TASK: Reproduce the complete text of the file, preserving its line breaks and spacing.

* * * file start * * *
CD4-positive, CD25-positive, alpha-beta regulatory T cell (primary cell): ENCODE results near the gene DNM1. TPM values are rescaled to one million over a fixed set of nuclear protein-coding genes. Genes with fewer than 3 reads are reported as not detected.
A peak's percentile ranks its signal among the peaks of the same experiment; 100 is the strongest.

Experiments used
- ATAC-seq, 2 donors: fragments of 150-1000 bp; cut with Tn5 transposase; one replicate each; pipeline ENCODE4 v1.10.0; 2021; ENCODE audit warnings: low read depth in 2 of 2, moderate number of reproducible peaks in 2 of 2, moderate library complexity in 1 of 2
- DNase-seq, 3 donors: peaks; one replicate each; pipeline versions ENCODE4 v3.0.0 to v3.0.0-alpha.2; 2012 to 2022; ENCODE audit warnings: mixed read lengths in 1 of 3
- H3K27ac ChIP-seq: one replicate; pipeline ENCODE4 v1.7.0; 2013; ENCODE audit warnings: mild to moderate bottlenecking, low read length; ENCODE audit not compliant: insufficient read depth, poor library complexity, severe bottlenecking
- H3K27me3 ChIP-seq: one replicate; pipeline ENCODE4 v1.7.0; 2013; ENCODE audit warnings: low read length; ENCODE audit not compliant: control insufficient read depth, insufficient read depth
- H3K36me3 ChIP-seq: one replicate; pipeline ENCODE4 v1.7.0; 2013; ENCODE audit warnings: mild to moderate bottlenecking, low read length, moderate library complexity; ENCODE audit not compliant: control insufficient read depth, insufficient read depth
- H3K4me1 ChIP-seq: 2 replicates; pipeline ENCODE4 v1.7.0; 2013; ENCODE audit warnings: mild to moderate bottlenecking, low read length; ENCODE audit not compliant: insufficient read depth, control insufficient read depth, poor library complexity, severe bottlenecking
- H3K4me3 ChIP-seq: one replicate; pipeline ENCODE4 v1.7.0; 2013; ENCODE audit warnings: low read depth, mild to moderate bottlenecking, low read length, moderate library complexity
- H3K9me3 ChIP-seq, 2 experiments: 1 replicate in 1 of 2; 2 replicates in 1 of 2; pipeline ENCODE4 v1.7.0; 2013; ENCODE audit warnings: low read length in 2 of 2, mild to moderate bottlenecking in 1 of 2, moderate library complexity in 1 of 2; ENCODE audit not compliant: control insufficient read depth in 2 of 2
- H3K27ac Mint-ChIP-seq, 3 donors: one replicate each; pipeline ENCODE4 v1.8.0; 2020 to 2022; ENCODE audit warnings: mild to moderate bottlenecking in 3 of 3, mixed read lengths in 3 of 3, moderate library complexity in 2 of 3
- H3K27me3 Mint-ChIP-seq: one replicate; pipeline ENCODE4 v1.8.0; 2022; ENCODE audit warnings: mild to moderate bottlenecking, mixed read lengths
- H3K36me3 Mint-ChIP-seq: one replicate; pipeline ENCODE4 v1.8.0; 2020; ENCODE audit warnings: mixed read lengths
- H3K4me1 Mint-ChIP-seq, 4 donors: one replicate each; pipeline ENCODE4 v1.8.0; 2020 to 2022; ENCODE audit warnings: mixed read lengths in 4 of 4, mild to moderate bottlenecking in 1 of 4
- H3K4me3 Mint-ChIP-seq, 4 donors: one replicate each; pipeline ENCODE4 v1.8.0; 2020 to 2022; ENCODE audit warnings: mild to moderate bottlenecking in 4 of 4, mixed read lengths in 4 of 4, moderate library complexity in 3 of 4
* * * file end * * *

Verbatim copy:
CD4-positive, CD25-positive, alpha-beta regulatory T cell (primary cell): ENCODE results near the gene DNM1. TPM values are rescaled to one million over a fixed set of nuclear protein-coding genes. Genes with fewer than 3 reads are reported as not detected.
A peak's percentile ranks its signal among the peaks of the same experiment; 100 is the strongest.

Experiments used
- ATAC-seq, 2 donors: fragments of 150-1000 bp; cut with Tn5 transposase; one replicate each; pipeline ENCODE4 v1.10.0; 2021; ENCODE audit warnings: low read depth in 2 of 2, moderate number of reproducible peaks in 2 of 2, moderate library complexity in 1 of 2
- DNase-seq, 3 donors: peaks; one replicate each; pipeline versions ENCODE4 v3.0.0 to v3.0.0-alpha.2; 2012 to 2022; ENCODE audit warnings: mixed read lengths in 1 of 3
- H3K27ac ChIP-seq: one replicate; pipeline ENCODE4 v1.7.0; 2013; ENCODE audit warnings: mild to moderate bottlenecking, low read length; ENCODE audit not compliant: insufficient read depth, poor library complexity, severe bottlenecking
- H3K27me3 ChIP-seq: one replicate; pipeline ENCODE4 v1.7.0; 2013; ENCODE audit warnings: low read length; ENCODE audit not compliant: control insufficient read depth, insufficient read depth
- H3K36me3 ChIP-seq: one replicate; pipeline ENCODE4 v1.7.0; 2013; ENCODE audit warnings: mild to moderate bottlenecking, low read length, moderate library complexity; ENCODE audit not compliant: control insufficient read depth, insufficient read depth
- H3K4me1 ChIP-seq: 2 replicates; pipeline ENCODE4 v1.7.0; 2013; ENCODE audit warnings: mild to moderate bottlenecking, low read length; ENCODE audit not compliant: insufficient read depth, control insufficient read depth, poor library complexity, severe bottlenecking
- H3K4me3 ChIP-seq: one replicate; pipeline ENCODE4 v1.7.0; 2013; ENCODE audit warnings: low read depth, mild to moderate bottlenecking, low read length, moderate library complexity
- H3K9me3 ChIP-seq, 2 experiments: 1 replicate in 1 of 2; 2 replicates in 1 of 2; pipeline ENCODE4 v1.7.0; 2013; ENCODE audit warnings: low read length in 2 of 2, mild to moderate bottlenecking in 1 of 2, moderate library complexity in 1 of 2; ENCODE audit not compliant: control insufficient read depth in 2 of 2
- H3K27ac Mint-ChIP-seq, 3 donors: one replicate each; pipeline ENCODE4 v1.8.0; 2020 to 2022; ENCODE audit warnings: mild to moderate bottlenecking in 3 of 3, mixed read lengths in 3 of 3, moderate library complexity in 2 of 3
- H3K27me3 Mint-ChIP-seq: one replicate; pipeline ENCODE4 v1.8.0; 2022; ENCODE audit warnings: mild to moderate bottlenecking, mixed read lengths
- H3K36me3 Mint-ChIP-seq: one replicate; pipeline ENCODE4 v1.8.0; 2020; ENCODE audit warnings: mixed read lengths
- H3K4me1 Mint-ChIP-seq, 4 donors: one replicate each; pipeline ENCODE4 v1.8.0; 2020 to 2022; ENCODE audit warnings: mixed read lengths in 4 of 4, mild to moderate bottlenecking in 1 of 4
- H3K4me3 Mint-ChIP-seq, 4 donors: one replicate each; pipeline ENCODE4 v1.8.0; 2020 to 2022; ENCODE audit warnings: mild to moderate bottlenecking in 4 of 4, mixed read lengths in 4 of 4, moderate library complexity in 3 of 4